This isn’t to say that there’s anything wrong with reinvention. A longitudinal study of women throughout their lives at the University of California at Berkeley – called the Mills study because it followed women who were recent graduates of Mills College into their old age – found that reinvention is not only possible but more likely when its approached gradually and not as a change into a new person but as a return to the person you were and always knew you should be.
Indeed, our country’s entire penal system is based – at least in principle, if not in practice – that time and a controlled environment can cause personal and moral revolutions in people. Yes, long terms of incarceration sometimes work.
When I leave here in 74 days – well after at least 36% of people dropped the resolutions they made last month – I’ll get a tabula rasa myself, not because I’ll be a different person but because I’ll emerge more myself than I’ve been for a long while, having erased my screwy sense of entitlement and the delusion that I am owed anything.
Part of my ability not to feel like a walking, talking crapshoot is that I got away from thinking that I am flawed when the defect is really in how I handled things. There’s no “new me” when 2014 comes, it’s the same me every January, just doing some things differently, managing those flaws rather than internalizing them to the point that I have to morph into someone else to keep them from interfering with a meaningful life.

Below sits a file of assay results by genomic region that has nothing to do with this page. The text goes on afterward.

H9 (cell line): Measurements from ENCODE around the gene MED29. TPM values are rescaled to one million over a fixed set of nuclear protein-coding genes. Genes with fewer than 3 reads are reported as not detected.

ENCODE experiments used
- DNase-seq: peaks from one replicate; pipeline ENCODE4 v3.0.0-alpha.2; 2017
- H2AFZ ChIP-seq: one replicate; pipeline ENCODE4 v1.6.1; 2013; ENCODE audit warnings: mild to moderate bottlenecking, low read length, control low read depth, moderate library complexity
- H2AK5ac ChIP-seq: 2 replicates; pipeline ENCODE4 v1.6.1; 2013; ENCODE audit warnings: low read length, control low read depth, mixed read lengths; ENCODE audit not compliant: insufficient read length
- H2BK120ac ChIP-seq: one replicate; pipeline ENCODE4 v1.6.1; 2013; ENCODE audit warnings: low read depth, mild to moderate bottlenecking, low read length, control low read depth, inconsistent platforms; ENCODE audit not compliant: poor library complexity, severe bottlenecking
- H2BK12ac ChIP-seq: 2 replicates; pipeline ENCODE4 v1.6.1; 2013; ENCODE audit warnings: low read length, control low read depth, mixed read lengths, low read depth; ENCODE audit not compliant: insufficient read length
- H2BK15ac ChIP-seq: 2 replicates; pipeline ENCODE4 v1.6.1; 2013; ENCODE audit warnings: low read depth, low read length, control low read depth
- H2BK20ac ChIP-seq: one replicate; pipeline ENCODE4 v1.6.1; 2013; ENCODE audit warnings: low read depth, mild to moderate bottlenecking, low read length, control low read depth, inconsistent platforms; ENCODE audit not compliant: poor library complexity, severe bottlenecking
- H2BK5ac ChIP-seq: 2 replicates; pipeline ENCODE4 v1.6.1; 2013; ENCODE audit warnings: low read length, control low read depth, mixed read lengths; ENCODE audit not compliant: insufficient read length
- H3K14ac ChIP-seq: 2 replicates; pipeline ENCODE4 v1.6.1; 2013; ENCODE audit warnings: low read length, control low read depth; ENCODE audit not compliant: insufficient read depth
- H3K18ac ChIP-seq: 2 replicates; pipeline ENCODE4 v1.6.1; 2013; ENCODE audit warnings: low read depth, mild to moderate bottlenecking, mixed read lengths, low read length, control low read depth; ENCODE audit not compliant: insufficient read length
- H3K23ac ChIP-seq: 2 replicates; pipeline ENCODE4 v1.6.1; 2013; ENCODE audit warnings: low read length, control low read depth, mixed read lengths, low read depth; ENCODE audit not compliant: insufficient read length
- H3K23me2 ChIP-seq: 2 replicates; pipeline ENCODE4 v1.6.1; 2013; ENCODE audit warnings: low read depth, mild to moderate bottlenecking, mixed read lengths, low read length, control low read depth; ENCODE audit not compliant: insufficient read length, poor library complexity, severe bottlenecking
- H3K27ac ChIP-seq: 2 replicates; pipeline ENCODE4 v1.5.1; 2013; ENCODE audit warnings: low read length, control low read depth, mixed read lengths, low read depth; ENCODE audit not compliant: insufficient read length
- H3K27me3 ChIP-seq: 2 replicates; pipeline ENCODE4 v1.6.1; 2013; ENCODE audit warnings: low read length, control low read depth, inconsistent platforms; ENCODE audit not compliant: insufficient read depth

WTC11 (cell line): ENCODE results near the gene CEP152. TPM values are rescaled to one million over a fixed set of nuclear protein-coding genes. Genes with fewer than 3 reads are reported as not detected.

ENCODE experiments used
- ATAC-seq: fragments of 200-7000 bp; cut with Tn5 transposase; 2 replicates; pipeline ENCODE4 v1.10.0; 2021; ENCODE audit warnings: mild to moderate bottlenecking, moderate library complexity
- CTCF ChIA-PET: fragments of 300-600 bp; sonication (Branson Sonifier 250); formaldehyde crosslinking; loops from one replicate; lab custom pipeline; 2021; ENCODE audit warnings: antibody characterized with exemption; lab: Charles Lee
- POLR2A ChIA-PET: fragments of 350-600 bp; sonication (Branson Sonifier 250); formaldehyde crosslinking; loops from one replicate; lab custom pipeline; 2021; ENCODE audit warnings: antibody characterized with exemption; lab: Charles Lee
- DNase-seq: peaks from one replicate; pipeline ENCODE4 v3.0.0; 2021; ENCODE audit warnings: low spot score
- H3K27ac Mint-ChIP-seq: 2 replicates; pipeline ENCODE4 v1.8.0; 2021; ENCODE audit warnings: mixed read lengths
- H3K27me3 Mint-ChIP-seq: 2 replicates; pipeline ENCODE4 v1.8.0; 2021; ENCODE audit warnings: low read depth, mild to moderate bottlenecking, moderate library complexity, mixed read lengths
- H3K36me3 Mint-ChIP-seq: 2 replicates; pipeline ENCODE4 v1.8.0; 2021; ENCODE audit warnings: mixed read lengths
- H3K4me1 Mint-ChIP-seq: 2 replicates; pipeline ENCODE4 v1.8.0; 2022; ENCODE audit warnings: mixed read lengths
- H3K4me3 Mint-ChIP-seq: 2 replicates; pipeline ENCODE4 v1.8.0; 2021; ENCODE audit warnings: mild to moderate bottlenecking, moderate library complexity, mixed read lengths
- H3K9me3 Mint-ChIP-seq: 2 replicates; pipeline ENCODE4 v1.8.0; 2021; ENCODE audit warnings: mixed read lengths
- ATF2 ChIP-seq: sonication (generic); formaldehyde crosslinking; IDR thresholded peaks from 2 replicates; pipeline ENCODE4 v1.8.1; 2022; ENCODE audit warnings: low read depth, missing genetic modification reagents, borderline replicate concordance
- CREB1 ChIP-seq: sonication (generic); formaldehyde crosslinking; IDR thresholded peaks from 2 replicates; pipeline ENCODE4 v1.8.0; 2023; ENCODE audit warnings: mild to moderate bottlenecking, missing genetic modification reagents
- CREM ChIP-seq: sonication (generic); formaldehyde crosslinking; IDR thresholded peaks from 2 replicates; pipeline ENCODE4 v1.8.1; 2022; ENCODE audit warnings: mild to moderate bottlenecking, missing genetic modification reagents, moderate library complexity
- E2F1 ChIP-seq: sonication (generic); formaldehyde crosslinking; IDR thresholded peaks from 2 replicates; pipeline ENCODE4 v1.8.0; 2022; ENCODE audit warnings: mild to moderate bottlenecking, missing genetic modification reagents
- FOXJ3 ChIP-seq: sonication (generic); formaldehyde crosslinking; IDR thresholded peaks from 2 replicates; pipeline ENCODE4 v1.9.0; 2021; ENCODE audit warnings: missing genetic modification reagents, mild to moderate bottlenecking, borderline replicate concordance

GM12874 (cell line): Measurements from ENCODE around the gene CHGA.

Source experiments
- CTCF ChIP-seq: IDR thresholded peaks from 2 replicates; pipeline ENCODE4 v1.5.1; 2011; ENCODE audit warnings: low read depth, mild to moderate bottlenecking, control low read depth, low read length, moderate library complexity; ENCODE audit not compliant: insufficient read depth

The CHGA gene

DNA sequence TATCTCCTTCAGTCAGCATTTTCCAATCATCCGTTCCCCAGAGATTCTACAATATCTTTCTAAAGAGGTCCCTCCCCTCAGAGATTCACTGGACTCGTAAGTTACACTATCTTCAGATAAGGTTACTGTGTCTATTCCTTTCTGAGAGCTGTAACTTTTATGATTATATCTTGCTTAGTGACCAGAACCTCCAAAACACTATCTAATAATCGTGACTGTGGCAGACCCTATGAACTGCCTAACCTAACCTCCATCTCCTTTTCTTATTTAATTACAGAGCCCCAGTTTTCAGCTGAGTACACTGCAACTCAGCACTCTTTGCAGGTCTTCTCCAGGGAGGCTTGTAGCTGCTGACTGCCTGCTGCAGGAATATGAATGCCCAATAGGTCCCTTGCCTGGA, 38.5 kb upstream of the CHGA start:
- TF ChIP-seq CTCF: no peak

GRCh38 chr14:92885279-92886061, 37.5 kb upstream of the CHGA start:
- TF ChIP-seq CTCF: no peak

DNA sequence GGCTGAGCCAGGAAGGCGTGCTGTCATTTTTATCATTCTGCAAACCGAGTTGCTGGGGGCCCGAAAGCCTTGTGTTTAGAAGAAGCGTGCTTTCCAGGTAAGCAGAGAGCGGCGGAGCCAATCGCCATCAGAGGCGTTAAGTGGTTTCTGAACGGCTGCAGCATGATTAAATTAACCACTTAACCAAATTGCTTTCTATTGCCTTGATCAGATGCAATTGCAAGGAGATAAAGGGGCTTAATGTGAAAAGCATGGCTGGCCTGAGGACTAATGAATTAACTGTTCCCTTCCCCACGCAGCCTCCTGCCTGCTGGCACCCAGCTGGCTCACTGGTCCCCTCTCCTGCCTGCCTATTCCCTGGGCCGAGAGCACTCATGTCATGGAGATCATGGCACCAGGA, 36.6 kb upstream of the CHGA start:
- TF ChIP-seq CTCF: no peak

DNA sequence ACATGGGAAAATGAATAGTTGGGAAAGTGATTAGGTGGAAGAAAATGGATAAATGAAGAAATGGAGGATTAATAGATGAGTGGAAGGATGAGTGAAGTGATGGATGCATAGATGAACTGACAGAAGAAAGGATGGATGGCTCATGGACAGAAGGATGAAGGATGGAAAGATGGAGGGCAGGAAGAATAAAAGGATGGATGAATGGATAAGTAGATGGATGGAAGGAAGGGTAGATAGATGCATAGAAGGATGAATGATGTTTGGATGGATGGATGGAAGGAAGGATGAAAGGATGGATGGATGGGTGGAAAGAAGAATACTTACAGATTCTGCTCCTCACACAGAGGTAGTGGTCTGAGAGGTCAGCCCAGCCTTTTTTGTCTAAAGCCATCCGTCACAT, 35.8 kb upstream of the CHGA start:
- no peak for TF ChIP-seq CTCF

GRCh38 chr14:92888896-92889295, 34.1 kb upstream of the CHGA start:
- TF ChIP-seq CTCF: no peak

And if you’re a C/O searching my stuff, looking for what I’m going to say about all of you when I leave this year, there’s nothing wrong with you, either. There’s something wrong with how you’re doing things. Find that and fix it.
THREE IDEAS IN JUSTICE REFORM FROM DECEMBER 26 – JANUARY 1, 2017
The Bureau of Justice Statistics released its latest counts of people incarcerated in state and federal prisons and in local jails, and offered some good news. During 2015, the state and federal incarcerated populations declined by 2%, more than it has any year since the Bureau started tracking annual change in 1978. The bad news is that most of that decarceration came from President Obama’s one-off’s with clemency and early release. Probably won’t happen again any time soon.
Teen brawls broke out in malls across the country the day after Christmas. When I was in prison in 2013 and the Fox Series The Following aired, I used to wonder how it didn’t inspire more bizarre, flash mob-type crime. I guess I was just premature. It’s finally happening. The Following has come to life, juvy-style, without blades, thankfully.
Starting January 1, 2017, the vast majority of people arrested in New Jersey will be released without having to post bail. Those who are remanded because they can’t afford to pay a bond will be tried within six months. I really want this to work. If it does, it will push reforms in other states. If it fails, it will be hailed as the reason not to let anyone out of custody. This is why new ideas in reform can be dangerous; if they flop, then people blame the principles behind the plan, not its design.